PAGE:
Microsoft's technologies come out of the box building higher performance apps in the default configuration than some of the more naive pure-Linux approaches.

Sure, compiled code is faster than interpreted code. However, is that the typical bottleneck for web apps?

Hitting the database bottleneck seems to be the most painful scaling challenge, and compiled code doesn't really help you there.

I'd be curious to see how a limited number of IIS servers running compiled code compares in price to simply upping the number of dynos on Heroku.

Come back with figures please, not conjecture.

I've personally observed huge boosts in the number of concurrent connections a machine can handle with Apache-worker vs Apache-prefork. I've personally observed PHP applications going into fairly high CPU use, and then settling down a lot once I installed APC (which prevents the machine from having the parse the PHP on every request). It's not conjecture, it's observation. I also know that due to the nature of how .NET apps work, they never have that kind of problem. Neither do most other modern web frameworks. Sorry I don't have the graphs-- I don't use Microsoft apps any more. Good day!

Although we use MS for our core we do use Linux and open source projects as part of our stack. The routers/firewalls, redis for caching, and haproxy for load balancing are all run on Linux. In addition we use Linux for a lot of the management such as Bacula for backups and Nagios for monitoring. We try to be open about our infrastructure and both George and I blog about the changes we make at http://blog.serverfault.com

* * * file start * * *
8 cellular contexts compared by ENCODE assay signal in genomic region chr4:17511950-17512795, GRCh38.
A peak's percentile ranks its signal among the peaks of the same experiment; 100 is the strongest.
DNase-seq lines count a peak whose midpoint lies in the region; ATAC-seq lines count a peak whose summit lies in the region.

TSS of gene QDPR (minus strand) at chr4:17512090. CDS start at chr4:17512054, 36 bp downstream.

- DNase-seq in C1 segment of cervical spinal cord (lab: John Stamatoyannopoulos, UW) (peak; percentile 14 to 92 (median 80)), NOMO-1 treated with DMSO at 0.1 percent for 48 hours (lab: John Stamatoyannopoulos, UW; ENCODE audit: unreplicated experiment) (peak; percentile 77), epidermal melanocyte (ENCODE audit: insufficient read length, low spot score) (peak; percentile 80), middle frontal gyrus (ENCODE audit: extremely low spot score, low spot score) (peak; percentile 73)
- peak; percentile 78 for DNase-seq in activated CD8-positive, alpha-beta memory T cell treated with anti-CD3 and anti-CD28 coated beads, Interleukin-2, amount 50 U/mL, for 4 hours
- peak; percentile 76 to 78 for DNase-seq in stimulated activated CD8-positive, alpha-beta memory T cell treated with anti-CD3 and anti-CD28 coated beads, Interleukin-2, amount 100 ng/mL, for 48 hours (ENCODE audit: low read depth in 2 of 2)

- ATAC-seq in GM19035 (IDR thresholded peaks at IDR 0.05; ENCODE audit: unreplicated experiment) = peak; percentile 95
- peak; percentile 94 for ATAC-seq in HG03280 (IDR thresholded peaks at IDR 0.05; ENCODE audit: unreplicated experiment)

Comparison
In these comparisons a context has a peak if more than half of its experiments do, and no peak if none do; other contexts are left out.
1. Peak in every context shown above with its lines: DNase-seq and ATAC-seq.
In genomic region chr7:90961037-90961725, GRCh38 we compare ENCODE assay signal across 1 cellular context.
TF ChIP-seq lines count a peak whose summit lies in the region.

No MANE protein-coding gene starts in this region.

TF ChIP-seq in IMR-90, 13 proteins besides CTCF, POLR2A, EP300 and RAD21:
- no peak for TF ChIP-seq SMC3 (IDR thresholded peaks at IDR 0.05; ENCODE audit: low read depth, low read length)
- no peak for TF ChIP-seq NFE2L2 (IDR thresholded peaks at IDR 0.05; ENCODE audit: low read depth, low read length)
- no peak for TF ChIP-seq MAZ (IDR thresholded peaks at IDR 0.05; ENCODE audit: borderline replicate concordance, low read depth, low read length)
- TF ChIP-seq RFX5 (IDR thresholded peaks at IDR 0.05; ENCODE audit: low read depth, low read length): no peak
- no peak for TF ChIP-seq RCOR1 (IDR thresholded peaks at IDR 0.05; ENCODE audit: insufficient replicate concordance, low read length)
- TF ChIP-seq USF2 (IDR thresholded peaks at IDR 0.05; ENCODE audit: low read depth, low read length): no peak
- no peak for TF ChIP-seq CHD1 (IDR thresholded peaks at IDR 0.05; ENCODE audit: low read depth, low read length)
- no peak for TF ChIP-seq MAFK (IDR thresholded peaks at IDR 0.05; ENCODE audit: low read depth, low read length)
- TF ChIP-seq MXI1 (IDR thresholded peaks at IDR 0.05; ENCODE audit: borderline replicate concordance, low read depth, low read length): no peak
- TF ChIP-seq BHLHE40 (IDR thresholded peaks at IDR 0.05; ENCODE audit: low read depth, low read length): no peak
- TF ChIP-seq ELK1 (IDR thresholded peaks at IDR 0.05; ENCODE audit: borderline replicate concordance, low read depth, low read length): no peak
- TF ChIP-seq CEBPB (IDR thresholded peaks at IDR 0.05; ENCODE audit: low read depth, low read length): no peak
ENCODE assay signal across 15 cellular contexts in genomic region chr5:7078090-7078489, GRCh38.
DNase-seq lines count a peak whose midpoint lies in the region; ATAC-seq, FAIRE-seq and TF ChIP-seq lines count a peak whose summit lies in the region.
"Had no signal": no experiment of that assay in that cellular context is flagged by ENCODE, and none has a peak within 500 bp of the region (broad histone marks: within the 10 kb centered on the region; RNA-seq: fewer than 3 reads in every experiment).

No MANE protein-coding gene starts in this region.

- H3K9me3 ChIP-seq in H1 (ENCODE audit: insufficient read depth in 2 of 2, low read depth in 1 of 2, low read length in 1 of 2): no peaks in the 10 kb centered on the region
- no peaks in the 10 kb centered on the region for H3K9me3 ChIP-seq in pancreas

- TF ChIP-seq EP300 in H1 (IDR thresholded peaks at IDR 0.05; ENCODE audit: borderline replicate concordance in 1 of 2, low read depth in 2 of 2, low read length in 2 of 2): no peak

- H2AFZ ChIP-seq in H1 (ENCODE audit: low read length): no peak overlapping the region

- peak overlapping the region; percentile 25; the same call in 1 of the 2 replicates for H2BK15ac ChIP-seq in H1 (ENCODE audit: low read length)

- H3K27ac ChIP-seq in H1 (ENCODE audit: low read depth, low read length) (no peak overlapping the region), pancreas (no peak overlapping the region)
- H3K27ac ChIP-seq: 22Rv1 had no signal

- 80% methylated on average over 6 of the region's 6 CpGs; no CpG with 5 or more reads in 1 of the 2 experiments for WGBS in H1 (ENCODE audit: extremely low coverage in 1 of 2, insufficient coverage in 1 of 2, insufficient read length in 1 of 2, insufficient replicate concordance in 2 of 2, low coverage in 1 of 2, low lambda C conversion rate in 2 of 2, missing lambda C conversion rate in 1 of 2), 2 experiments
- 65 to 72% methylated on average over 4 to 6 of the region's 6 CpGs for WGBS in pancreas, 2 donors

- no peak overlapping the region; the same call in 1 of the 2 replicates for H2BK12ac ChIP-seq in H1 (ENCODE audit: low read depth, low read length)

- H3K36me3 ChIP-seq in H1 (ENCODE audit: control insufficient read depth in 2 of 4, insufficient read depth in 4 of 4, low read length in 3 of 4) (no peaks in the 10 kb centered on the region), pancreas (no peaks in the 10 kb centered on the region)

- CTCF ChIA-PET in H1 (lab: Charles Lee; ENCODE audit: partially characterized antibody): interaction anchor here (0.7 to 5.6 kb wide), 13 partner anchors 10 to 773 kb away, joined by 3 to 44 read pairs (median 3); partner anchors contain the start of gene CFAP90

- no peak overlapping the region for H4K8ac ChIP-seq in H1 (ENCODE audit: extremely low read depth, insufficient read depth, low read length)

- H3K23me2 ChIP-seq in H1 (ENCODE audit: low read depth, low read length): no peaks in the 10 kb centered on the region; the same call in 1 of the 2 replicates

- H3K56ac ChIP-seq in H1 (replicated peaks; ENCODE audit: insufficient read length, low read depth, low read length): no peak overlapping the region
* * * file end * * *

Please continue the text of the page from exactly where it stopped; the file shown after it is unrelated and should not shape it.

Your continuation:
Sorry, but with all the respect I have for Joel and Jeff, almost every-time one tells about "why I prefer using windows for my scalable website rather than open source solutions", it reminds me the quote from the Woodie Allen's movie

   "Doc, uh, my brother's crazy; he thinks he's a chicken."
    And, uh, the doctor says, "Well, why don't you turn him in?"
    The guy says, "I would, but I need the eggs."
It is all about an imaginary benefit, as an outcome of a silly process (eggs from that imaginary chicken, saving $$ by choosing MS).

Even if you tend to believe MS-SQL is the best database out there, there is no way, coding/testing/distributing your layers (and trust me, there are plenty of them at SO) in C#/Windows is better than {Python||Ruby}/Posix.

This is my opinion, based on my experience from smaller scale web apps, if at small scale the gap is huge, when things grows to millions of page-views a day, the gap is far larger.

Just try to imagine friend-feed, reddit, facebook, justin-tv or any other large website, you name it, scaling and pushing versions on top of MS platform.

The best platform to build on is the one you know inside and out. Spolsky and Atwood are long-time Microsoft developers. I would call them stupid if they hadn't used Microsoft to develop their product with.